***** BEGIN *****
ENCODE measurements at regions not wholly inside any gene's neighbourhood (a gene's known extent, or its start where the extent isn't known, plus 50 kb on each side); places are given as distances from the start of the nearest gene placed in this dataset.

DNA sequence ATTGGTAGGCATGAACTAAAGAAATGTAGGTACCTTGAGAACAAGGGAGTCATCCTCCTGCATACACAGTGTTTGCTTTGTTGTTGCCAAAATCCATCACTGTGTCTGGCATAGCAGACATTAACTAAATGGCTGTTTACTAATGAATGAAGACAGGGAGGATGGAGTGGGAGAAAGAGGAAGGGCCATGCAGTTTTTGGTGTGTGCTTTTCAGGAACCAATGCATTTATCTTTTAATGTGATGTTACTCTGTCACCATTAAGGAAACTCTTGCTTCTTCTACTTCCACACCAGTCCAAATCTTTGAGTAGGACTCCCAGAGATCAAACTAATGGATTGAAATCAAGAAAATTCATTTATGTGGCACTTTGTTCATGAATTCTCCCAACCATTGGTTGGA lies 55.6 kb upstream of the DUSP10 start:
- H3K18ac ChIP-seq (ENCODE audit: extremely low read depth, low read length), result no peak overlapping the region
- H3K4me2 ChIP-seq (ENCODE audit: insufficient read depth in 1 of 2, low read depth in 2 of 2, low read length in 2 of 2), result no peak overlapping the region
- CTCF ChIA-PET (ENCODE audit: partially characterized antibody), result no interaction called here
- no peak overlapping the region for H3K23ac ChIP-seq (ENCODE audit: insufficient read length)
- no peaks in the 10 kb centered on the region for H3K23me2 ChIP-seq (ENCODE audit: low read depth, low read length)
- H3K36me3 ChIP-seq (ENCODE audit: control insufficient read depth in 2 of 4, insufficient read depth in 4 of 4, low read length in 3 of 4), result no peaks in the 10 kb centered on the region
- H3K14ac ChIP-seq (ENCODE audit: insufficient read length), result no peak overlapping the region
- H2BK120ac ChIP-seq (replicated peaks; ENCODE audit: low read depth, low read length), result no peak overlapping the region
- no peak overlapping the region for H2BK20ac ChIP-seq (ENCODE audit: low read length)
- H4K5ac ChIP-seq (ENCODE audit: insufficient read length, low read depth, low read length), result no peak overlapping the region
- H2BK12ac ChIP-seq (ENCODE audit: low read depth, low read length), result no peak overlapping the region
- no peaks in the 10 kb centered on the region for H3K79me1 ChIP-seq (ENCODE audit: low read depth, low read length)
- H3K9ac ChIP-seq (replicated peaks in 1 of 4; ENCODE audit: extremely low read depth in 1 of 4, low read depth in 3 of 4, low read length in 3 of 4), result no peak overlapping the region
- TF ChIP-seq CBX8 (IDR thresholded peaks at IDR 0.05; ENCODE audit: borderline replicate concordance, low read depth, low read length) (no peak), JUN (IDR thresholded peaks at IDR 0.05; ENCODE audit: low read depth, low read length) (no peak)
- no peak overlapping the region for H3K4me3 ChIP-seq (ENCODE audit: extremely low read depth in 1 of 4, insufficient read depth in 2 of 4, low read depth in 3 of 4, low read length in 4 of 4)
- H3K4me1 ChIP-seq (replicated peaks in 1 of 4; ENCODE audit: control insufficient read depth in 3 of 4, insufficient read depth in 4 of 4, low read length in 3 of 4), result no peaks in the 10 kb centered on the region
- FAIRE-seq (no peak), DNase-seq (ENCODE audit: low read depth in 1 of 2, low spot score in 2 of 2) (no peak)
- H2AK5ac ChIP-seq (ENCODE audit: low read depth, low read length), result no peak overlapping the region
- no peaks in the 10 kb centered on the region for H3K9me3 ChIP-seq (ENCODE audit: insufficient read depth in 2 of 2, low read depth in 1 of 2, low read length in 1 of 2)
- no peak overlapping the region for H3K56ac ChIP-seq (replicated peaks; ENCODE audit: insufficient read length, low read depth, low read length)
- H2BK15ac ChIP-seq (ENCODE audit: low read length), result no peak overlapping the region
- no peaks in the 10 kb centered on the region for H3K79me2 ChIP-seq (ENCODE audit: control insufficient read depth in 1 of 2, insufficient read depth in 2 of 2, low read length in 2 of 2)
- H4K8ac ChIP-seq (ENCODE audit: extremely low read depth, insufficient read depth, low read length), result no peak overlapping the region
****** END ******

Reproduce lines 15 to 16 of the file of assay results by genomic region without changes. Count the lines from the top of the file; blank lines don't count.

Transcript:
- H3K9ac ChIP-seq (replicated peaks in 1 of 4; ENCODE audit: extremely low read depth in 1 of 4, low read depth in 3 of 4, low read length in 3 of 4), result no peak overlapping the region
- TF ChIP-seq CBX8 (IDR thresholded peaks at IDR 0.05; ENCODE audit: borderline replicate concordance, low read depth, low read length) (no peak), JUN (IDR thresholded peaks at IDR 0.05; ENCODE audit: low read depth, low read length) (no peak)